New Book Explores the Career of U.S. Tax Court Architect Victor Lundy
In October 2018, Princeton Architectural Press will release Victor Lundy: Artist Architect, edited by Donna Kacmar. This will be the first book-length monograph on Victor Lundy (b. 1923), an important, but perhaps under-appreciated, modern architect. The book will feature original drawings, sketches, and paintings, many of which will be published for the first time. The release of the book is an opportunity to look at what is perhaps Lundy’s best-known work and his only project in Washington, D.C. – the U.S. Tax Court.
Completed in 1974, the U.S. Tax Court Building is a work of distilled form and structural innovation. The building, located at 400 2nd Street Northwest, is set back at the end of a landscaped plaza that establishes its formal entrance. Lundy’s design is an abstract, sculptural composition of connected blocks. The five-story building consists of a one-story podium, atop which sit four granite blocks connected by a narrow, four-story central public hall. The central hall is flanked by three four-story masses to the north, south, and west that house offices. Projecting from the hall’s east wall is a two-story block that cantilevers over the entrance to the public hall. This is made possible through an elaborate scheme in which the 4,000-ton volume, which houses the courtroom, is supported by steel post-tensioning cables and roof-level structural bridges. Bronze-tinted glass curtain walls make up the street-facing façades of the three office blocks, as well as the central hall’s front (east) façade. The rest of the exterior, including the courtroom block, is clad with flame-treated, Royal Pearl granite. Stretching across the entire length of the east façade’s glass wall is a ceremonial, granite stair that accesses the public hall.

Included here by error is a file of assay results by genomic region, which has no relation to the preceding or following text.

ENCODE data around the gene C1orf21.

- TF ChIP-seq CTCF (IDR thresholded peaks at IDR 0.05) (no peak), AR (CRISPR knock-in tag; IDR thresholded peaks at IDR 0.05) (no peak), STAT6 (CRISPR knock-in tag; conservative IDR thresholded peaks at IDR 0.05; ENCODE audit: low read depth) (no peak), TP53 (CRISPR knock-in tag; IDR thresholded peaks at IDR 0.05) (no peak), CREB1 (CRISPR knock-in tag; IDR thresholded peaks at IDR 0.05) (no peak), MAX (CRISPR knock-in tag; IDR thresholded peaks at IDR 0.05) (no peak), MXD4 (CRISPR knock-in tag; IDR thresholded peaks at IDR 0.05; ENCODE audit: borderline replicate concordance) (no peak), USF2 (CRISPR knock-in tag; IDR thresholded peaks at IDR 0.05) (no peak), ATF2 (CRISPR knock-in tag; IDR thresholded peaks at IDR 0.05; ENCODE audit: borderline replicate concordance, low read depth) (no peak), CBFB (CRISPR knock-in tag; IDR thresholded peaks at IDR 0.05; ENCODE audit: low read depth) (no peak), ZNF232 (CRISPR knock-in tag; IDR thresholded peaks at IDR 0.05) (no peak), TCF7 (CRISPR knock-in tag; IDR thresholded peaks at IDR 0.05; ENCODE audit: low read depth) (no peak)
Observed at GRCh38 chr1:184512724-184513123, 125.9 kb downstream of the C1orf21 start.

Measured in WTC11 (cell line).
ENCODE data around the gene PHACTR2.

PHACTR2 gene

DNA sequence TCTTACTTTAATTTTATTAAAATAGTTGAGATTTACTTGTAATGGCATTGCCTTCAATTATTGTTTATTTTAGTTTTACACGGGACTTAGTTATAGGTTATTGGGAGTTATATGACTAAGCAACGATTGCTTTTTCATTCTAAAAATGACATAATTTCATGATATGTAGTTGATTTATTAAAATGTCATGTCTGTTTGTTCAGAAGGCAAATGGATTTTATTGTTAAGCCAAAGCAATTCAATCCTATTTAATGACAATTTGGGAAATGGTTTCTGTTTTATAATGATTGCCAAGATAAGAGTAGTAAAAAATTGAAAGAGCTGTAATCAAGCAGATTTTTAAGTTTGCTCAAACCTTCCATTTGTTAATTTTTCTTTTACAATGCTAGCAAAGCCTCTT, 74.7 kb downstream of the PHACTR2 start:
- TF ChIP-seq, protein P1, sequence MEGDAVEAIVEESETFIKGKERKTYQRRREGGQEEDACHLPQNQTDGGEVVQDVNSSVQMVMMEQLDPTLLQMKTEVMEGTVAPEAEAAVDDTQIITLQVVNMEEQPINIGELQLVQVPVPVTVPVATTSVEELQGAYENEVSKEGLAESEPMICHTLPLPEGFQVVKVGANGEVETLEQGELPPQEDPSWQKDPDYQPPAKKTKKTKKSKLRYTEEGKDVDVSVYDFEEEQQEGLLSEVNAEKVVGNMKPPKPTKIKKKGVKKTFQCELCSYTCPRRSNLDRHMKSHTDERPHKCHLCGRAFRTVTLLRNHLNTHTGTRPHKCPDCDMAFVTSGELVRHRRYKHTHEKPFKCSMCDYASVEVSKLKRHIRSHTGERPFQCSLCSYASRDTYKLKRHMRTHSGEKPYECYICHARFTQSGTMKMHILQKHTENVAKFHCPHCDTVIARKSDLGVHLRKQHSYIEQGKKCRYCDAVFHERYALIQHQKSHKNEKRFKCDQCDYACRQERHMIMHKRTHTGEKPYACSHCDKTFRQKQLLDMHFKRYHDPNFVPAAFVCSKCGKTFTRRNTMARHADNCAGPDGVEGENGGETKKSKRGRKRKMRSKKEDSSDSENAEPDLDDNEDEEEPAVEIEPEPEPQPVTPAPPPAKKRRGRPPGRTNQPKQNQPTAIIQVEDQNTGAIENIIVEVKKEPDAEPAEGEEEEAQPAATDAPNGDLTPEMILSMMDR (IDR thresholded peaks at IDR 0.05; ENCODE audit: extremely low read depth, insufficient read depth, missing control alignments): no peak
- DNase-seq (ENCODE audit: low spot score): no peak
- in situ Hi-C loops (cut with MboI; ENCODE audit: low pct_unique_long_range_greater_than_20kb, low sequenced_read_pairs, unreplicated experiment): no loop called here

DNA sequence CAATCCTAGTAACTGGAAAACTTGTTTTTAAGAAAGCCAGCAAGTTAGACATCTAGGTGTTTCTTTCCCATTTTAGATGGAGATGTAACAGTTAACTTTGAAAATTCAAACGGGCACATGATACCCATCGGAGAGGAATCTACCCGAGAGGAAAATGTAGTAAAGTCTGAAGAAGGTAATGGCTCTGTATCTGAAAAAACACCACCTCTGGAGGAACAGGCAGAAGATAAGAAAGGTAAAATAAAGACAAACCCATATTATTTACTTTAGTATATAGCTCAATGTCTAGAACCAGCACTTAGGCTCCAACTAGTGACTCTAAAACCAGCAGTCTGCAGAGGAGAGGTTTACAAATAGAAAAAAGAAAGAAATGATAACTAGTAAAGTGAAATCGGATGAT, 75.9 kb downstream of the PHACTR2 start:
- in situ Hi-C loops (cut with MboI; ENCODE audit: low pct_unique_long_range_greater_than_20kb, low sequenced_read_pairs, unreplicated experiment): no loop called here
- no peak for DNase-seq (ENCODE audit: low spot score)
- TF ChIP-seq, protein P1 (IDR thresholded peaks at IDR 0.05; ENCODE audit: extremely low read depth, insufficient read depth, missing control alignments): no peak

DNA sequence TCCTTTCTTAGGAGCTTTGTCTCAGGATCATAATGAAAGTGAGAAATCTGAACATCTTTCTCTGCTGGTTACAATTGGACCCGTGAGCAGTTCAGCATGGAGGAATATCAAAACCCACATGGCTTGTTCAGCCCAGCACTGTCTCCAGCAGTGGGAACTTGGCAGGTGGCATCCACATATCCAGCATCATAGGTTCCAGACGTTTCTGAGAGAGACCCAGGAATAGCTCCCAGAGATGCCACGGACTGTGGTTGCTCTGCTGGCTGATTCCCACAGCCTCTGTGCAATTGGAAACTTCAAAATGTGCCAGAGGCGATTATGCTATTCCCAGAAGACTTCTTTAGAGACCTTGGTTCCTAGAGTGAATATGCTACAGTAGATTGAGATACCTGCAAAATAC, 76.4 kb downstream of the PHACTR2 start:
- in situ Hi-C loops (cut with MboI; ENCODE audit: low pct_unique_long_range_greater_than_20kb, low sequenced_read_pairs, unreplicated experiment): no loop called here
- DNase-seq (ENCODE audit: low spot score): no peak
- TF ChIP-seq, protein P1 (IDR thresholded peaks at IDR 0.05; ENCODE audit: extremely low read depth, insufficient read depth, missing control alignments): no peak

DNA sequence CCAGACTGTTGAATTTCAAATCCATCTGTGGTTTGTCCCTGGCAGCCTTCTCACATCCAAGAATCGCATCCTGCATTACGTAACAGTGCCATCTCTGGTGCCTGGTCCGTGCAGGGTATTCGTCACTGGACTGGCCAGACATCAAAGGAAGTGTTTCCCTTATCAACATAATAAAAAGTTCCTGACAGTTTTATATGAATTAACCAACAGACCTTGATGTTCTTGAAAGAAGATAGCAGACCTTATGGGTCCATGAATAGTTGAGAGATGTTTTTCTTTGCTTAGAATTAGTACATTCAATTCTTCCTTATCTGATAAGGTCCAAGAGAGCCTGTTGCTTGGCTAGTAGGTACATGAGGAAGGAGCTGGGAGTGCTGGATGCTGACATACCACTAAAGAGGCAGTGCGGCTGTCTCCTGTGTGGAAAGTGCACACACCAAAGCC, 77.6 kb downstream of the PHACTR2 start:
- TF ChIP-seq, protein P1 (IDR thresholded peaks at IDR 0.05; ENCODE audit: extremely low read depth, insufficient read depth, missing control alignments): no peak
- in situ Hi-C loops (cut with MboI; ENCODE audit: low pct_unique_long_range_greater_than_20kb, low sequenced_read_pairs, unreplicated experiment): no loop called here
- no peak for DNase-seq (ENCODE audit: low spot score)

Lundy was a student of Walter Gropius at Harvard’s Graduate School of Design, and was part of a generation of architects—including Louis Kahn, Eero Saarinen, and Paul Rudolph—who sought bold forms that challenged the ubiquitous glass box of International-Style modernism. Much of Lundy’s early work was in designing churches and residences in Florida, New York, and Connecticut. Lundy and Rudolph were part of a group of Florida modernists who became known as the Sarasota School.
Lundy’s church projects, in particular, were characterized by unique (at times expressionist) forms and by the architect’s developing interest in experimental structural systems. For the Unitarian Meeting House in Hartford, Connecticut (completed in 1964), for instance, Lundy envisioned a circular worship space from which radiated vertical concrete fins that supported the roof with a system of steel cables. He was selected to design the chancery for the U.S. embassy in Colombo, Sri Lanka (designed in 1964, constructed in 1984).
In 1965, Lundy was given the commission for the U.S. Tax Court without a competition. His innovative design reflected the goals espoused in the “Guiding Principles for Federal Architecture,” a report commissioned by President John F. Kennedy in 1962 for the U.S. General Services Administration (GSA), which manages the government's portfolio of buildings. The document called on the federal government to hire architects who were at the forefront of contemporary architectural thought. When it was completed, the U.S. Tax Court received wide appreciation among the architectural press. Lundy went on to design a number of additional churches, schools, and office buildings across the country.
The U.S. Tax Court was listed in the National Register of Historic Places in August 2008. The GSA released a documentary film about the architect in 2014 entitled Victor Lundy: Sculptor of Space, which you can view below: